You’ve got to love it. Republicans who never saw a George W. Bush national debt-increase request they didn’t support point with alarm at S&P now saying there’s a 1-in-3 chance it will downgrade the U.S. credit rating within two years. Democrats, who rightly fussed about the costs of Bush’s massive tax cuts, two unfunded wars and unfunded Medicare prescription drug benefit, insist that things are going to be okay under the current Democratic administration.
To be sure, S&P and its biggest competitor, Moody’s, haven’t exactly covered themselves in glory in the past dozen years. They facilitated the housing bubble with clueless (and profitable to themselves) ratings of mortgage-backed securities, and didn’t catch on to the goings-on at the likes of Enron and WorldCom until way, way too late.
Given this record, I suspected a major PR motive here, possibly even a political one.
But after speaking to Nikola Swann, S&P’s director of public finance and sovereign ratings, I think it’s a purely financial decision, totally removed from Washington politics — as is Swann, a Canadian based in Toronto. Swann told me S&P uses an international committee to rate the debt of 127 governments, from Abu Dhabi through Zambia.
I think S&P has the right idea in treating the U.S. government as just another sovereign credit rather than as some sort of “exceptionalist” borrower that’s not subject to any rules of the financial marketplace.
But even if U.S. Treasury debt is downgraded, there’s no chance of the government defaulting on its debt absent Washington doing something incredibly stupid, such as refusing to increase the national debt ceiling.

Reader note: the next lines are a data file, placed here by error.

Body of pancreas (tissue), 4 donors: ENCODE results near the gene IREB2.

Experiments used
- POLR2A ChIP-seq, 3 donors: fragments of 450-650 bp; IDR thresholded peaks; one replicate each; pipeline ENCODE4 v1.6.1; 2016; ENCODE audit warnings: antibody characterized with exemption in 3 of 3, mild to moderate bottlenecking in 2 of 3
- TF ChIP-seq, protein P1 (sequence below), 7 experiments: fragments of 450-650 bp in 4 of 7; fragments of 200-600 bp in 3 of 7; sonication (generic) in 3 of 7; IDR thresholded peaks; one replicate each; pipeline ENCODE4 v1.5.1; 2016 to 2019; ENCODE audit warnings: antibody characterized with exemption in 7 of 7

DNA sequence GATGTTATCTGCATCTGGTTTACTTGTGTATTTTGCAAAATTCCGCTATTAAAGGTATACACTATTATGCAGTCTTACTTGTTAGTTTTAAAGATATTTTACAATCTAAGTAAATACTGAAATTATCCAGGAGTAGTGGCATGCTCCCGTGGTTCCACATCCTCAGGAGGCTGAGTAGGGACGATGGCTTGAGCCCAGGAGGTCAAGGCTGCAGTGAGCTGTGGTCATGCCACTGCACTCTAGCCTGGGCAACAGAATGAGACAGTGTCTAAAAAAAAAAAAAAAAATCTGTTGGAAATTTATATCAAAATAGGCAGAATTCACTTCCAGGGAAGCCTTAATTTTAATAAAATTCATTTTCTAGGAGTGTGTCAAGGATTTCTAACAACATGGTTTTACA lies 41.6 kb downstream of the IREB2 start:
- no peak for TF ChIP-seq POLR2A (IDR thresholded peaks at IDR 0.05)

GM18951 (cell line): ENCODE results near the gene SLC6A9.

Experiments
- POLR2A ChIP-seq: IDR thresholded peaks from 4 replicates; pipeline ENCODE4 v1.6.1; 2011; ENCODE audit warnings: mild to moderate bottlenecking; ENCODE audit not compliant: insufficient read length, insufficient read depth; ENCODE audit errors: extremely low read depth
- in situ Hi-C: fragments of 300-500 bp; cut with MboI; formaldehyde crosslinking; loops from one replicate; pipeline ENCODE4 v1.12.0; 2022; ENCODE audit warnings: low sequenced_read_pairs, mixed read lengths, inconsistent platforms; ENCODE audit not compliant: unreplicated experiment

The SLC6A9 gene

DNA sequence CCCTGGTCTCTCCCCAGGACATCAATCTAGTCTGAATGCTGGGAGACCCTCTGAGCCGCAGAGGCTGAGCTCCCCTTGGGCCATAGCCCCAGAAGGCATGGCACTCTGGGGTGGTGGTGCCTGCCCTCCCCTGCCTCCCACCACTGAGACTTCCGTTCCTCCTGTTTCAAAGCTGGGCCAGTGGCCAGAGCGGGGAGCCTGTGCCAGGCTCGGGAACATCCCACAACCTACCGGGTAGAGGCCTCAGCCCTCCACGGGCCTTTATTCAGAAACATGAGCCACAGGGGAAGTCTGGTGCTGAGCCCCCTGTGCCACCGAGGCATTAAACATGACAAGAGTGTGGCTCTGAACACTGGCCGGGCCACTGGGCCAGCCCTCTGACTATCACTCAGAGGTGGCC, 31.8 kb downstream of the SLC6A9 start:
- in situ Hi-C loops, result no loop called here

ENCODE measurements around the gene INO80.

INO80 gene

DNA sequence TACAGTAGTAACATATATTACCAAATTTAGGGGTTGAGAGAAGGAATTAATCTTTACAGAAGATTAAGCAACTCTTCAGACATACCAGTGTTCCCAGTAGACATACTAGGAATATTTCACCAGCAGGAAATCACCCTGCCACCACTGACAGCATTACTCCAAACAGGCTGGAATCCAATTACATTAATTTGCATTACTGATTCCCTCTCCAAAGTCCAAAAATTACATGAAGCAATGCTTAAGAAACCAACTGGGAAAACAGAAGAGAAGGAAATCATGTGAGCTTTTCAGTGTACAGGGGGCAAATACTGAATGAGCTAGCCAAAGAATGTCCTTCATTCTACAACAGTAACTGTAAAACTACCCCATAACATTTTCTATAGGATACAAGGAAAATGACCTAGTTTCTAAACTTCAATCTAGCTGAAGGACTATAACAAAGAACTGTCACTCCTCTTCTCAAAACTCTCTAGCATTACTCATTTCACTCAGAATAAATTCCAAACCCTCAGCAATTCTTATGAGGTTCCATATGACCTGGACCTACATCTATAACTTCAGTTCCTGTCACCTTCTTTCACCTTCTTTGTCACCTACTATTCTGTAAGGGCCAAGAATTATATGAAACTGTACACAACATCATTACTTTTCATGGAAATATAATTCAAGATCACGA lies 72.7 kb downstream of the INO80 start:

The reason there’s no chance of a default (absent exceptional stupidity) is that the U.S. government isn’t a company that has to worry about attracting enough borrowers to roll over its debts, the way even the most mighty corporate borrower had to worry during the 2008-09 financial panic.
Unlike a GE or a giant bank, the U.S. government is borrowing in a currency — the U.S. dollar — that it can print. And there’s the Federal Reserve, which has indirectly funded a significant part of the federal budget deficit through its “quantitative easing” program under which it’s buying $75 billion of Treasury securities a month. If all else fails, the Fed could fund the government directly.
This puts the United States in a wholly different situation from, say, Ireland or Portugal. They borrow in euros, which neither the Irish nor the Portuguese central bank can print. Only the European Central Bank can do that.
In the long run, of course, the U.S. debt might be so excessive that foreign creditors would insist on lending only in a currency other than the dollar. “Ultimately, as monetary flexibility is lost, that becomes a possibility,” said Swann. However, he added, “We don’t expect that to happen any time soon.”
So if the United States defaulting on its debt isn’t a problem, what is? The same problem I’ve been writing about for years — that even when you’re the U.S. government borrowing in your own currency, there are consequences to excessive debt. Unless the United States defaults on its obligations, interest costs get higher and higher, putting pressure on the budget. Borrowing all this money from all over the world — foreigners own about half our publicly traded Treasury securities — puts downward pressure on our currency’s value. No one knows for sure, but it’s possible that this is a factor in the increases in the prices of gold, oil and other “hard assets” in terms of dollars.
So don’t worry about debt downgrades, folks. Worry about the debt. And the way that we’re subsidizing borrowers and screwing savers by keeping Treasury interest rates ridiculously low. Compared with these things, S&P’s “negative outlook” is barely a rounding error.
Allan Sloan is Fortune magazine’s senior editor at large.